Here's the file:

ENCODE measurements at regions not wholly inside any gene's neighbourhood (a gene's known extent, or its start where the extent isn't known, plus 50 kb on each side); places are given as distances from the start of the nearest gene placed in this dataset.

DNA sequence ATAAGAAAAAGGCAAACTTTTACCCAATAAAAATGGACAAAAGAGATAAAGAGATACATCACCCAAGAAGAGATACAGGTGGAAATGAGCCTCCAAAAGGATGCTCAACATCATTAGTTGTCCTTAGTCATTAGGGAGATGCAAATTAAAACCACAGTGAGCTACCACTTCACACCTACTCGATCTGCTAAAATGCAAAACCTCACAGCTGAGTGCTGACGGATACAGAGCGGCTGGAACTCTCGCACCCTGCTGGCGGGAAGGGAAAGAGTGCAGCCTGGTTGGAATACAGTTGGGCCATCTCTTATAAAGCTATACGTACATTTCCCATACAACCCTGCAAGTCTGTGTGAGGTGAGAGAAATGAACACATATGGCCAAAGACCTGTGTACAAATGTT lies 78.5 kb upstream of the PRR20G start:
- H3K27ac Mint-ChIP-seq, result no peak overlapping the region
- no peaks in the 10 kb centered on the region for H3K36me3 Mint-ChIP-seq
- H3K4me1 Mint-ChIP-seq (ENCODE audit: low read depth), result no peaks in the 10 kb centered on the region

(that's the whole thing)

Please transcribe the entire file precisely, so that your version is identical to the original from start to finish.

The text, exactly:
ENCODE measurements at regions not wholly inside any gene's neighbourhood (a gene's known extent, or its start where the extent isn't known, plus 50 kb on each side); places are given as distances from the start of the nearest gene placed in this dataset.

DNA sequence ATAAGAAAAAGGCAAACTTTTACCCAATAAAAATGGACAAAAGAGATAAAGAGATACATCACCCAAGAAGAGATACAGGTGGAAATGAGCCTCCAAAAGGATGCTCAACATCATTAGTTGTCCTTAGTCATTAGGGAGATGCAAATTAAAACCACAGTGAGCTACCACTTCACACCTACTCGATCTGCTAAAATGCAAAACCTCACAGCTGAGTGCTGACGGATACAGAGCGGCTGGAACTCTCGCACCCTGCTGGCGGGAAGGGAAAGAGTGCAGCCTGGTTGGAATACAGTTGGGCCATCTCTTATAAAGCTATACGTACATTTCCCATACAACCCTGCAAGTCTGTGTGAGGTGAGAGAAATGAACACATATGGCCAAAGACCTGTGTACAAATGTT lies 78.5 kb upstream of the PRR20G start:
- H3K27ac Mint-ChIP-seq, result no peak overlapping the region
- no peaks in the 10 kb centered on the region for H3K36me3 Mint-ChIP-seq
- H3K4me1 Mint-ChIP-seq (ENCODE audit: low read depth), result no peaks in the 10 kb centered on the region